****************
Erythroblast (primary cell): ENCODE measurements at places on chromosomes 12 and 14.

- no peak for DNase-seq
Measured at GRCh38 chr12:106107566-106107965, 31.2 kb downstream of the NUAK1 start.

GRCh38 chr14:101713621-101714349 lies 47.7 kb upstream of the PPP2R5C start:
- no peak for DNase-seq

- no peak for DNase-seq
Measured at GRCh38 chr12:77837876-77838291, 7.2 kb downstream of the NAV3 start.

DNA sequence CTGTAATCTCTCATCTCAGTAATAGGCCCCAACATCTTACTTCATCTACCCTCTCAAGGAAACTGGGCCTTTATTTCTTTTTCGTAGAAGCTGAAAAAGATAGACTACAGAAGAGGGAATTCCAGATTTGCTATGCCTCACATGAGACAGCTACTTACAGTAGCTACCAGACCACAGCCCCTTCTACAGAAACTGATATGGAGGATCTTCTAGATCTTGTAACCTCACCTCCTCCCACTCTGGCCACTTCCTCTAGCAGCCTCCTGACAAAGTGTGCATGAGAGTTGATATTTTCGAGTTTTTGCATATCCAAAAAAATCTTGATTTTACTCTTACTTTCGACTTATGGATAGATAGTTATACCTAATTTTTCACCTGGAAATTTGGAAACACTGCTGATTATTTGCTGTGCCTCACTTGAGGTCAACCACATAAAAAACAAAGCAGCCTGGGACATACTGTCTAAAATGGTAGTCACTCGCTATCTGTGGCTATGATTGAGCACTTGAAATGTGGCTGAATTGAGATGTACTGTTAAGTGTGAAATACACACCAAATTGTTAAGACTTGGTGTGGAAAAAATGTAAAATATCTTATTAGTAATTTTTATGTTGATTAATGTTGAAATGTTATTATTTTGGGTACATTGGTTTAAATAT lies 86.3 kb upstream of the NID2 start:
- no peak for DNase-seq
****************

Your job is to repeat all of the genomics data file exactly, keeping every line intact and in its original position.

Erythroblast (primary cell): ENCODE measurements at places on chromosomes 12 and 14.

- no peak for DNase-seq
Measured at GRCh38 chr12:106107566-106107965, 31.2 kb downstream of the NUAK1 start.

GRCh38 chr14:101713621-101714349 lies 47.7 kb upstream of the PPP2R5C start:
- no peak for DNase-seq

- no peak for DNase-seq
Measured at GRCh38 chr12:77837876-77838291, 7.2 kb downstream of the NAV3 start.

DNA sequence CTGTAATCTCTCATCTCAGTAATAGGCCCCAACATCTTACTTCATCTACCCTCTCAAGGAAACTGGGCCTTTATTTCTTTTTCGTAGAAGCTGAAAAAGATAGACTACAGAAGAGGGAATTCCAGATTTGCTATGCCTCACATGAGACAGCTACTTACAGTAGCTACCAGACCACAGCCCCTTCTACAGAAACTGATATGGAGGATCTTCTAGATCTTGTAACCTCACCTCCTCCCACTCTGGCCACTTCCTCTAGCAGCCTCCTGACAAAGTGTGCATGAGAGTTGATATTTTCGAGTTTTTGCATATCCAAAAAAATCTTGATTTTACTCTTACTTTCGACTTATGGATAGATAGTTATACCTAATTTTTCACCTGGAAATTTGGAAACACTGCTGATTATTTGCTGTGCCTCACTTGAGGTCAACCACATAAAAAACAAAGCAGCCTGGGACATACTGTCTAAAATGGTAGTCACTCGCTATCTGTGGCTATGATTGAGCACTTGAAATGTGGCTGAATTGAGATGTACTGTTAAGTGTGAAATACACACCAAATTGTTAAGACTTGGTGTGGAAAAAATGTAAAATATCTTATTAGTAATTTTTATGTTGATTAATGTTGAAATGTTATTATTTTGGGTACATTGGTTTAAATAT lies 86.3 kb upstream of the NID2 start:
- no peak for DNase-seq